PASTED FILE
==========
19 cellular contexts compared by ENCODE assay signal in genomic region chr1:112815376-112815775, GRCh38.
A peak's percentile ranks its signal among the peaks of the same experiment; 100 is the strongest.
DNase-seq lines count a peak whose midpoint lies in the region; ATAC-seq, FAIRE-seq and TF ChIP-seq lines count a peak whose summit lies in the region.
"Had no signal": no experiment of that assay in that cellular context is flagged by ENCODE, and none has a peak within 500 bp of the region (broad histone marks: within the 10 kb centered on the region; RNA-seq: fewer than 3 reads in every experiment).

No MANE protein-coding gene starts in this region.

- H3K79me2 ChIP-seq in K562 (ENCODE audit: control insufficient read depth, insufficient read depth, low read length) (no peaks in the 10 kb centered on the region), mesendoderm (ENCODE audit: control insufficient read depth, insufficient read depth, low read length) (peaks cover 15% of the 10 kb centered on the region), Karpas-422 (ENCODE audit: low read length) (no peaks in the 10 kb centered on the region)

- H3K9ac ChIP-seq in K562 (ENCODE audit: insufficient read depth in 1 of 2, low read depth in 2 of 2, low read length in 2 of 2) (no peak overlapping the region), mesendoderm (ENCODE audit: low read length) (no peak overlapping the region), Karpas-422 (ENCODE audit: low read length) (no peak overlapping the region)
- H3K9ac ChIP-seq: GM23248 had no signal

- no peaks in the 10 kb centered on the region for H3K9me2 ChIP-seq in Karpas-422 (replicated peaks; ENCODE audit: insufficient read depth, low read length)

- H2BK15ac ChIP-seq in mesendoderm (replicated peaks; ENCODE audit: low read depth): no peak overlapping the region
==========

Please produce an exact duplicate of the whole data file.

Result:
19 cellular contexts compared by ENCODE assay signal in genomic region chr1:112815376-112815775, GRCh38.
A peak's percentile ranks its signal among the peaks of the same experiment; 100 is the strongest.
DNase-seq lines count a peak whose midpoint lies in the region; ATAC-seq, FAIRE-seq and TF ChIP-seq lines count a peak whose summit lies in the region.
"Had no signal": no experiment of that assay in that cellular context is flagged by ENCODE, and none has a peak within 500 bp of the region (broad histone marks: within the 10 kb centered on the region; RNA-seq: fewer than 3 reads in every experiment).

No MANE protein-coding gene starts in this region.

- H3K79me2 ChIP-seq in K562 (ENCODE audit: control insufficient read depth, insufficient read depth, low read length) (no peaks in the 10 kb centered on the region), mesendoderm (ENCODE audit: control insufficient read depth, insufficient read depth, low read length) (peaks cover 15% of the 10 kb centered on the region), Karpas-422 (ENCODE audit: low read length) (no peaks in the 10 kb centered on the region)

- H3K9ac ChIP-seq in K562 (ENCODE audit: insufficient read depth in 1 of 2, low read depth in 2 of 2, low read length in 2 of 2) (no peak overlapping the region), mesendoderm (ENCODE audit: low read length) (no peak overlapping the region), Karpas-422 (ENCODE audit: low read length) (no peak overlapping the region)
- H3K9ac ChIP-seq: GM23248 had no signal

- no peaks in the 10 kb centered on the region for H3K9me2 ChIP-seq in Karpas-422 (replicated peaks; ENCODE audit: insufficient read depth, low read length)

- H2BK15ac ChIP-seq in mesendoderm (replicated peaks; ENCODE audit: low read depth): no peak overlapping the region